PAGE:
In future, when a new RISC-V PMU extension is available in RISC-V privilege spec, the SBI PMU extension will continue to exist and will be mostly used for SOFTWARE counters provided by SBI implementation (OpenSBI or Hypervisors) to the S-mode software.

 

Regards,

Anup

 

From: tech-privileged@... <tech-privileged@...> On Behalf Of Brian Grayson
Sent: 21 July 2020 10:45
To: alankao <alankao@...>
Cc: tech-privileged@...
Subject: Re: [RISC-V] [tech-privileged] A proposal to enhance RISC-V HPM (Hardware Performance Monitor)

 

Hi, Alan.

 

My proposal is still a work in progress, hence has not been shared publicly, but is significantly based on a proven architecture with about 30 years in the field and a few billion shipping cores, if not more -- the PowerPC performance monitor implementation. I did the in-house Linux kernel patches and tool support for it about two decades ago at Motorola :) so I used to know it quite well, and can see how a similar approach solves some of the current problems that we all have encountered with the current RISC-V approach. I am fairly new to the RISC-V ecosystem, so I was not aware of the work that you have done in the past; thanks for the pointer to that.

 

The SBI PMU extensions is more about the API between what perf (or another tool) communicates, and how the M-mode software interprets it, and not about actually changing the hardware interpretation of mhpmevent bits, at least that was my understanding.

 

I am glad that so many of us are converging on all the same fundamental needs!

 

Brian

 

On Mon, Jul 20, 2020 at 7:38 PM alankao <alankao@...> wrote:

Hi Brian,

I have been working on a similar proposal myself, with overflow, interrupts, masking, and delegation. One of the key differences in my proposal is that it unifies each counter's configuration control into a per-counter register, by using mhpmevent* but with some fields reserved/assigned a meaning.  <elaborating>

Thanks for sharing your experience and the elaboration. The overloading-hpmevent idea looks like the one in the SBI PMU extension threads in Unix Platform Spec TG by Greg. I have a bunch of questions.  How was your proposal later? Was it discussed in public? Did you manage to implement your idea into a working HW/S-mode SW/U-mode SW solution? If so, we can compete with each other by real benchmarking the LoC of the perf patch (assuming you do it on Linux) and the system overhead running a long perf sample.

Another potential discussion point is, does overflow happen at 0x7fffffffffffffff -> 0x8000000000000000, or at 0xffffffffffffffff -> 0x0000000000000000? I have a bias towards the former so that even after overflow, the count is wholly contained in an XLEN-wide register treated as an unsigned number and accessible via a single read, which makes arithmetic convenient, but I know some people prefer to (or are used to?) have the overflow bit as a 33rd or 65th bit in a different register.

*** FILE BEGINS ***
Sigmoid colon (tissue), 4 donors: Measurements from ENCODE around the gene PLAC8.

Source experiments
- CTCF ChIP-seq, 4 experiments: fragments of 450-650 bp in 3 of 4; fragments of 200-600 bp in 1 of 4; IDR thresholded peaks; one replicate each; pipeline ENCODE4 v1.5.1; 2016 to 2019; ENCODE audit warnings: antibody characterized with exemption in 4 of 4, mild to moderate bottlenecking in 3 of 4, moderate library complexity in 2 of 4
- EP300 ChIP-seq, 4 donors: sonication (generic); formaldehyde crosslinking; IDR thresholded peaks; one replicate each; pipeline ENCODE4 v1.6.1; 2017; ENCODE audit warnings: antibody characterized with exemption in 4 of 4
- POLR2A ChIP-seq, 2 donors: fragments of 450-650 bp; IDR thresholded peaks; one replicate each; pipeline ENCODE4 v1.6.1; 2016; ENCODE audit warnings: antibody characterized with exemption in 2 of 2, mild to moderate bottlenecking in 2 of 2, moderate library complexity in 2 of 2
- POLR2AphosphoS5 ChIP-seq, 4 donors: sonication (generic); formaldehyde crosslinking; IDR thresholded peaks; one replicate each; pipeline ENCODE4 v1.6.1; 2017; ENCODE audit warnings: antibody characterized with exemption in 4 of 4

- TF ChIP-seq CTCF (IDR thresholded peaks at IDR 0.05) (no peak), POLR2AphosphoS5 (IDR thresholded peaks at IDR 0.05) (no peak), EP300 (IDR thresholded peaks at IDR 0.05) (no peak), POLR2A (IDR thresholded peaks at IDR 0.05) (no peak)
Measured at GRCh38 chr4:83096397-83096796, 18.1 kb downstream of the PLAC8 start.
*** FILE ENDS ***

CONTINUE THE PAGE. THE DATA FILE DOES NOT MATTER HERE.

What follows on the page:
I have no bias here as long as the HPM interrupt can be triggered. But somehow it seems to me that you assume the HPM registers are XLEN-width but actually they are not (yet?).  The spec says they should be 64-bit width although obviously nobody implements nor remember that.

Lastly, a feature I have enjoyed using in the past (on another ISA) is the concept of a 'marked' bit in the mstatus register. ... This is of course a bit intrusive in the architecture, as it requires adding a bit to mstatus, but the rest of the kernel just needs to save and restore this bit on context switches, without knowing its purpose.

Which architecture/OS are you referring to here? 

Through this discussion, we will understand which idea is the community prefer to: adding CSRs, overloading existing hpmevents, or any balanced compromise.  I believe the ultimate goal of this thread should be determining what the RISC-V HPM should really be like.

Best,
Alan


Re: A proposal to enhance RISC-V HPM (Hardware Performance Monitor)

Greg Favor
 

Ah, I see.  The 'marked' bit is state associated with and managed by the code running, not associated with a counter.  Then a counter could be configured (via its event selection) to count a selected event while the current 'marked' bit is set or not set.

As you note, for everyone using a perf-style approach, this 'marked' bit is not so useful.  And for the other bare-metal embedded customers that might desire this 'marked' bit, this bit of state needs to be added to some other existing or new CSR that is distinct from the current hpmcounter/mhpmevent CSR's.  That sounds like a separate (small) extension, orthogonal to the current discussion, targeted at this embedded segment of people.

Greg

On Mon, Jul 20, 2020 at 10:26 PM Brian Grayson <brian.grayson@...> wrote:
The 'marked bit' in my proposal is different from a per-counter active bit, and may be a bit hard to explain well, but I'll try.

To me, there are two very different performance monitor approaches for system software:

- Linux-style, where one uses a tool like perf, and perfmon state is saved and restored on context switches. In this case, a 'marked bit' is not needed, as one can just control everything on a per-process basis